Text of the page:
Swift walktrough

Hi, I've found no viable ways on the forum, how to use TAAE (and Audiobus too) using Swift/XCode 7 I've done a bridging header but no way to figure how to make... must implement my AudioController in Objc-C and use it into Swift or must I rewrite all the code?



  • Hi @mikegazzaruso,

    In general, it is indeed better to use Obj-C: Swift is not a good choice of language for working with audio as its use can cause audio glitches due to priority inversion (it's not designed for realtime use). Consequently, I personally don't encourage its use in audio apps right now.

    If you're not actually doing anything on the realtime audio thread (e.g. you're only using AEAudioFilePlayer), then you can get away with it. You're sorta on your own there though, for now, I'm afraid =)

  • @Michael said:
    Swift is not a good choice of language for working with audio as its use can cause audio glitches due to priority inversion (it's not designed for realtime use). Consequently, I personally don't encourage its use in audio apps right now.

    Just out of curiosity, has anybody done any real world tests on this and published their results?
    I've seen it said by quite a lot of knowledgeable people but I've also seen benchmarks giving Swift comparable speed to C++ (I know these aren't representative of real world use). I think you'd get a bit of a performance hit but don't think it'd be significant.

    What about using Swift with the UnsafeMutablePointer C bridge stuff, that presumably compiles down fairly similarly to C? Or is the problem that there's no guarantees about when memory is going to allocated?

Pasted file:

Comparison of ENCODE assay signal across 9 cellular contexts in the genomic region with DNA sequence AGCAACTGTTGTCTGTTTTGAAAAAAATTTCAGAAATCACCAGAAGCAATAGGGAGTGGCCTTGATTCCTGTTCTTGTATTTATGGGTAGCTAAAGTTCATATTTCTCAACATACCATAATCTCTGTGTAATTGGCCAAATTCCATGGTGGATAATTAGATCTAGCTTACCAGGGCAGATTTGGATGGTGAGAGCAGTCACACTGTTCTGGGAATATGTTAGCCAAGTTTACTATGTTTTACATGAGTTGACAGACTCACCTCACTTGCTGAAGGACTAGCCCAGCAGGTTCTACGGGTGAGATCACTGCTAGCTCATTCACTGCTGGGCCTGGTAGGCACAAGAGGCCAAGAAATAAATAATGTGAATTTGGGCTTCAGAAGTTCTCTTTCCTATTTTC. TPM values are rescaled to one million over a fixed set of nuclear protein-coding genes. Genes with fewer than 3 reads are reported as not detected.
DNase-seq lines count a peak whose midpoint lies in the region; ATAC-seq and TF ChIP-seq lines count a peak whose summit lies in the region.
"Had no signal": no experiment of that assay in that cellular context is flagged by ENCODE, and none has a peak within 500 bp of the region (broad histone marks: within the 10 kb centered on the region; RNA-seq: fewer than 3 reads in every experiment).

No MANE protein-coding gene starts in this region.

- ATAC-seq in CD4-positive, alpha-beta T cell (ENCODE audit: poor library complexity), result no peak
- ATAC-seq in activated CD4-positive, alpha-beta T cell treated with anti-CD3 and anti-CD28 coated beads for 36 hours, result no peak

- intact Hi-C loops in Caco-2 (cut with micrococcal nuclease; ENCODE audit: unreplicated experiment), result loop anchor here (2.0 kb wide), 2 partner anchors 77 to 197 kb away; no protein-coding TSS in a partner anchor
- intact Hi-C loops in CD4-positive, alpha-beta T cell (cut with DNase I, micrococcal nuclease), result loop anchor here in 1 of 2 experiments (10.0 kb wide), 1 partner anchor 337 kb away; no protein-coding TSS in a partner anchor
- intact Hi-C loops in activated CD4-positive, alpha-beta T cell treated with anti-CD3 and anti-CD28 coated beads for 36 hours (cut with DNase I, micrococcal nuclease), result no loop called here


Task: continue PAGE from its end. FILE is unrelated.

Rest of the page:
• You nailed it at the end there - it's basically that there're no guarantees about when it might take a lock or allocate memory. It's not so much about the quality of the compiled code, but what realtime-unsafe stuff it's doing. For example, unlike in Objective-C, in Swift you can't directly access instance members as a pointer dereference: it'll call the getter. As I understand it (although I confess I don't understand it well - I've not studied the runtime, although I don't think it's open source yet anyway), every method call runs the risk of a block, because it does things like grabs locks.

    One workaround is to use a dual approach, writing Obj-C classes for the audio stuff, and Swift classes for the rest, which is probably the best bet if you'd like to use Swift as much as possible. It does introduce the need for additional glue code, though, as you'll need to write code that syncs state between the Swift classes and their Obj-C counterparts.

    Personally I'd just prefer to keep it simple and stick with Obj-C for now, but that's just me =)

  • Nevermind, I managed how.

    I'm writing here if someone needs starterkit help:

    1) Create a bridging header between Obj-C and Swift (create a .m file and XCode will ask, choose Yes)
    2) Create your AudioController Obj-C class (.h / .m) and try to create that agnostically, i.e.:

    // allocate your audioController

  • Hi Michael, thaks for your reply. Ok, I'll switch back to Objective-C.

  • However I'm trying to get it work by creating an AudioController bridge class in Objective-C.

    Right now I am able to get TAAE work without problems.

    Michael are you interested in some feedback?